What to do for writers block….
Jim hit ‘search’ and set back. He popped the top on a cold soda and munched two day old corn chips, a bit stale, but they still had a little crunch left.
He thumbed the track pad and scrolled down past the sponsored results and conglomerate article submission ‘click bait’ sites, that would all have the same four tips he’d already written in his blog yesterday. Damn, it was exactly what he figured, anyone that knew the answer wasn’t giving it up, he clicked into his email account.
“Block” buster, writer’s helper, never suffer from writer’s block again
Jim looked over his shoulder, it felt like someone must be watching him. He hadn’t visited a single site on the topic. He took another sip of soda and considered, it was probably a hoax, but what did he have to lose. He looked up over his desk, where he’d hung his contract and a photocopy of his advance, to remind him of what was at stake.
Jim Birdwell is the next big thing in horror, the New York Times had said about his first book, “Come and Get Me,” he’d been on every major talk show, sold over five million copies and sat across the desk from Stephen Spielberg to discuss the upcoming film his movie was being made into. So, it wasn’t much surprise when his editor was able to get him a major publishing deal for his second book.
He’d accepted the advance nearly a year ago and now he had two weeks to turn the pile of crap in his computer into a second blockbuster hit, or pay back the one million dollar advance, which was a problem, considering how quickly he’d spent the royalties from the first one.
He opened the message and followed the link to a website that looked like it was last updated during the Clinton administration. Screechy midi rock music poured from his speakers and the screen went black, with glowing purple text. A dancing animated pencil wiggled its way across the top of the header.
Jim read the description, “Block Buster is the number one writer’s aide, responsible for more number one bestsellers than James Patterson. Block Buster is a word processor, ghostwriter, editor and publishing system in one. Based on next gen AI Block Buster can generate whole stories, up to novel length, work with your outlines to create manuscripts, or fill in spaces, find story problems and suggest alternatives. In short, never get stuck again.”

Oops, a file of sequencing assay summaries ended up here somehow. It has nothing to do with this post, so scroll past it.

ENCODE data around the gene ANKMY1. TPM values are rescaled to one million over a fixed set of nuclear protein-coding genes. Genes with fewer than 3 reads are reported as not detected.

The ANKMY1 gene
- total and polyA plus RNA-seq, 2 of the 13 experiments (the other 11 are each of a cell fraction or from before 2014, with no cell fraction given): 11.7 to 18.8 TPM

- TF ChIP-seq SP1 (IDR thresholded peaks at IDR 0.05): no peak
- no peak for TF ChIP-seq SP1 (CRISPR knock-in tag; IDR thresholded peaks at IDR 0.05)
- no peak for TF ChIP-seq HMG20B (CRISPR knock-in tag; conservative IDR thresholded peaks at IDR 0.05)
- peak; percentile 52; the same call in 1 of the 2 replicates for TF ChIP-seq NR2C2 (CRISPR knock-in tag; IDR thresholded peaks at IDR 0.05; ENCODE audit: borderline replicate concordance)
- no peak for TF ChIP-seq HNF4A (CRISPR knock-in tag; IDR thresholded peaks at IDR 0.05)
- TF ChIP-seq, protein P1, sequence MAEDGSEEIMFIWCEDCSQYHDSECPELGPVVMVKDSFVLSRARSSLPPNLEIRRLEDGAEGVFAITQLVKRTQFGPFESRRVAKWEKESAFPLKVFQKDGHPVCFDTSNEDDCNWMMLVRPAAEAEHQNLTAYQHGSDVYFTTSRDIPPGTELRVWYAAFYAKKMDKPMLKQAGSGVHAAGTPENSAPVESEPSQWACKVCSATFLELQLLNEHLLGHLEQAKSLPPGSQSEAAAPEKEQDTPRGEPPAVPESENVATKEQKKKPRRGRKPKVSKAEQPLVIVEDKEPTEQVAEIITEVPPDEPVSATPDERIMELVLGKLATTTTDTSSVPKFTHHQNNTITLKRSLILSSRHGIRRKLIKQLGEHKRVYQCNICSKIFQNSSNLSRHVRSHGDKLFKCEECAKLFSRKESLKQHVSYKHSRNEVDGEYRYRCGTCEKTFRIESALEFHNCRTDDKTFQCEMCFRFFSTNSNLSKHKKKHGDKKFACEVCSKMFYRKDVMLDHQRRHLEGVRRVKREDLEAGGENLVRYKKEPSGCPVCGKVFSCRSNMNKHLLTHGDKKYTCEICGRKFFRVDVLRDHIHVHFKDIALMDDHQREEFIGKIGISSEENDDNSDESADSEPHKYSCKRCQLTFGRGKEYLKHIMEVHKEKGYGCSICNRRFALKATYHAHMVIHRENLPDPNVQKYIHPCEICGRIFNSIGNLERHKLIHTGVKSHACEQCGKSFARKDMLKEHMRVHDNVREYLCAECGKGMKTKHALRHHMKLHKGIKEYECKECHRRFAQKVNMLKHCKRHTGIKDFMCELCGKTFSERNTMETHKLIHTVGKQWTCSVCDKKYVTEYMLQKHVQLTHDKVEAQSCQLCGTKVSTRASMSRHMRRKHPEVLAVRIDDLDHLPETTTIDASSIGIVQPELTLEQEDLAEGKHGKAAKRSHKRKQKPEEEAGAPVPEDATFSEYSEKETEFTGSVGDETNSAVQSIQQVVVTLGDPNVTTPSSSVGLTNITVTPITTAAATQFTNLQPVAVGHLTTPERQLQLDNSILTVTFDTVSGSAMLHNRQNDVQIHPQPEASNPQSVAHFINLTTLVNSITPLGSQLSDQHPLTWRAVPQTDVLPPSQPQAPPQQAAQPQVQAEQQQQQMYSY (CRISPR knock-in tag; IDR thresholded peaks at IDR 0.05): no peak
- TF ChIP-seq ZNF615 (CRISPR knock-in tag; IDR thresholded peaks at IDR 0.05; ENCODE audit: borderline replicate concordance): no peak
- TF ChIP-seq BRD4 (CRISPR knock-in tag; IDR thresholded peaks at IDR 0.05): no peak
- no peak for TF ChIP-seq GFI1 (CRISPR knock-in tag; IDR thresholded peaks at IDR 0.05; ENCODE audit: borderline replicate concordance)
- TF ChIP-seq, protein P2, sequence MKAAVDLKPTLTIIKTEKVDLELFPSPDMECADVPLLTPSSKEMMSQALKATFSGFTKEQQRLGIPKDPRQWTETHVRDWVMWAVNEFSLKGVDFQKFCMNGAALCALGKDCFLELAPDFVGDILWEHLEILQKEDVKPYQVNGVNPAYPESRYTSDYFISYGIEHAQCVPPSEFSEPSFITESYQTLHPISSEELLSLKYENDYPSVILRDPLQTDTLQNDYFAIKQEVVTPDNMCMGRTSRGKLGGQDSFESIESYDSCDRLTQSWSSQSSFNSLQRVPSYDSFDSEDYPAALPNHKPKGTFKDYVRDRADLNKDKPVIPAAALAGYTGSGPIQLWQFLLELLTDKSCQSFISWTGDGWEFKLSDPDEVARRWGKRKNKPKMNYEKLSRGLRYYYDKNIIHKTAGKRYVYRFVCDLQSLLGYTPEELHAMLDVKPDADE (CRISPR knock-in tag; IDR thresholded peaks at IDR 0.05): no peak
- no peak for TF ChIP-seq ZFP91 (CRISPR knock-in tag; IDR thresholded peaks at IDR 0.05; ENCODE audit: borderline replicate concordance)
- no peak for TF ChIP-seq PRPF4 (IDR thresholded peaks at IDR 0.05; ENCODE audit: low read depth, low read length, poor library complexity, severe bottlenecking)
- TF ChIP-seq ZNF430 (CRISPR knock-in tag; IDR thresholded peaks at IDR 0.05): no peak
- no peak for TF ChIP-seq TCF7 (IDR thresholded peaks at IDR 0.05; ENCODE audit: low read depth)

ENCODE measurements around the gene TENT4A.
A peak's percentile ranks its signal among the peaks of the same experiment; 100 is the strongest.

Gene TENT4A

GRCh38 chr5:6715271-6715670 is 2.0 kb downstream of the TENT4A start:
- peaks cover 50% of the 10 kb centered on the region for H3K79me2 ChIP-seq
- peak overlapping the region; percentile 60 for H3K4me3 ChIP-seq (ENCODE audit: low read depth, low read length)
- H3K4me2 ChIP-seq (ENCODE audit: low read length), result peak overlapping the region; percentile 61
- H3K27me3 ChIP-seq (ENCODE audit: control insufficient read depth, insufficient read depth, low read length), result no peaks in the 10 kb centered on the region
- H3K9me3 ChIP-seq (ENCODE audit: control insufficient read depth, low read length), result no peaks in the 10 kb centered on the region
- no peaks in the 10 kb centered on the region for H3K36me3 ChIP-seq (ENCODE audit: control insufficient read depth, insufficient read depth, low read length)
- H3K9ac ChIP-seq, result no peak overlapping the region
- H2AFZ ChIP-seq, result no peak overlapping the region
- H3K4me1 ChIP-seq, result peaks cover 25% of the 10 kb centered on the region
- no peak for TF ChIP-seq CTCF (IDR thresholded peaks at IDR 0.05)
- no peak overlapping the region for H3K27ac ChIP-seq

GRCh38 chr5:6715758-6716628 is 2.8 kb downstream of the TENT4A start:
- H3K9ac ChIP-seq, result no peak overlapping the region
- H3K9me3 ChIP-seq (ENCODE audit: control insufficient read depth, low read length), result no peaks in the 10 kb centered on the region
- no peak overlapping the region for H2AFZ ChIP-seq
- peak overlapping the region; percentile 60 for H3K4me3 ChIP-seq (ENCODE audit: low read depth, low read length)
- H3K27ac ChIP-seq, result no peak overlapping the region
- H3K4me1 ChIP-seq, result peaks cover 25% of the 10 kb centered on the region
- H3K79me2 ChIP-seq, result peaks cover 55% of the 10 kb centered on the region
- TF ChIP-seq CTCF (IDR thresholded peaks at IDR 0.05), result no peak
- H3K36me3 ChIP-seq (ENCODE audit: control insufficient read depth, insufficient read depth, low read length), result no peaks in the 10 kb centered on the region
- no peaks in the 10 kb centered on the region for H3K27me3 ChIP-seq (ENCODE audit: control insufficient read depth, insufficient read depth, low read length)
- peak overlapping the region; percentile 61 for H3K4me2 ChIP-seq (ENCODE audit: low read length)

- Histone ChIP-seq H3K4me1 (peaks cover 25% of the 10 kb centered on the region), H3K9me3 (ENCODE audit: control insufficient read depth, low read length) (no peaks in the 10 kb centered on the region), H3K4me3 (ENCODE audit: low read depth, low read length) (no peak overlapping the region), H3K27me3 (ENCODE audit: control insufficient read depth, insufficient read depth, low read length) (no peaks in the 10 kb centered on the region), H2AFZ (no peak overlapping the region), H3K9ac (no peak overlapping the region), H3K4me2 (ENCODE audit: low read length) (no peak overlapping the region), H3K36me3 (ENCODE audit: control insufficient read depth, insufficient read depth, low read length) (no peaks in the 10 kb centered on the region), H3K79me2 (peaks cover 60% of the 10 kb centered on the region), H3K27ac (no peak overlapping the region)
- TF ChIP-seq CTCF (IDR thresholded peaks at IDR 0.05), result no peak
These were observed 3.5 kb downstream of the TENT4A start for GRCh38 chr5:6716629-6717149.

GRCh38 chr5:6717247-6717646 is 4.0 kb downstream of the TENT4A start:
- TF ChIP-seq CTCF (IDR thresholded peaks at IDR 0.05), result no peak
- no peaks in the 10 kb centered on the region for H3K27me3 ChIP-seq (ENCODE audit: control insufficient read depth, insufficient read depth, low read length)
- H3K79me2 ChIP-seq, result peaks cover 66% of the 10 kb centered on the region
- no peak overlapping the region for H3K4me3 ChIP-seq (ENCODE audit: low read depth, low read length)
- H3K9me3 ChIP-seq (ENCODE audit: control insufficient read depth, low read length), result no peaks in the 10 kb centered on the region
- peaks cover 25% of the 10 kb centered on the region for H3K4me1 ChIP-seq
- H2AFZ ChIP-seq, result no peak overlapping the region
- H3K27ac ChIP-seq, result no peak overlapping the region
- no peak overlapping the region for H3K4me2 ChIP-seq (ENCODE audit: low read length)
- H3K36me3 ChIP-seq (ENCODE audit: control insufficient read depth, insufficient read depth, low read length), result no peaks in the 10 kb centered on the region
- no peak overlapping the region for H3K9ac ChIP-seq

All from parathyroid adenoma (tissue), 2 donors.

The green ‘download’ button at the bottom glowed brightly. Jim paused, this would probably be a huge waste of time and he’d have even less time to fix his problem. But, then again, what did have to lose. He clicked the button, entered his credit card info and followed the install prompts.
Time for snacks while this thing loaded; Jim went to then kitchen and returned with a bowl of microwave popcorn and another soda. When he sat back down, the program had already loaded, a silver face floated in middle of his screen.
“Hey Jim, welcome back, I’m Buster and I’m reading your manuscript right now to see if I can help you. Looks like you have some workable material here. I should be ready to make some recommendations in about ten minutes,” the face’s eyes closed and it appeared as if his eyes were scanning something under their digital lens. The face’s expressions changed as he “read”.
Jim sat back and ate popcorn while he waited. Ten minutes later, Buster’s eyes opened and the face smiled. “The fix is very simple, would you like to look at my notes, or do you trust me to adapt the required changes?”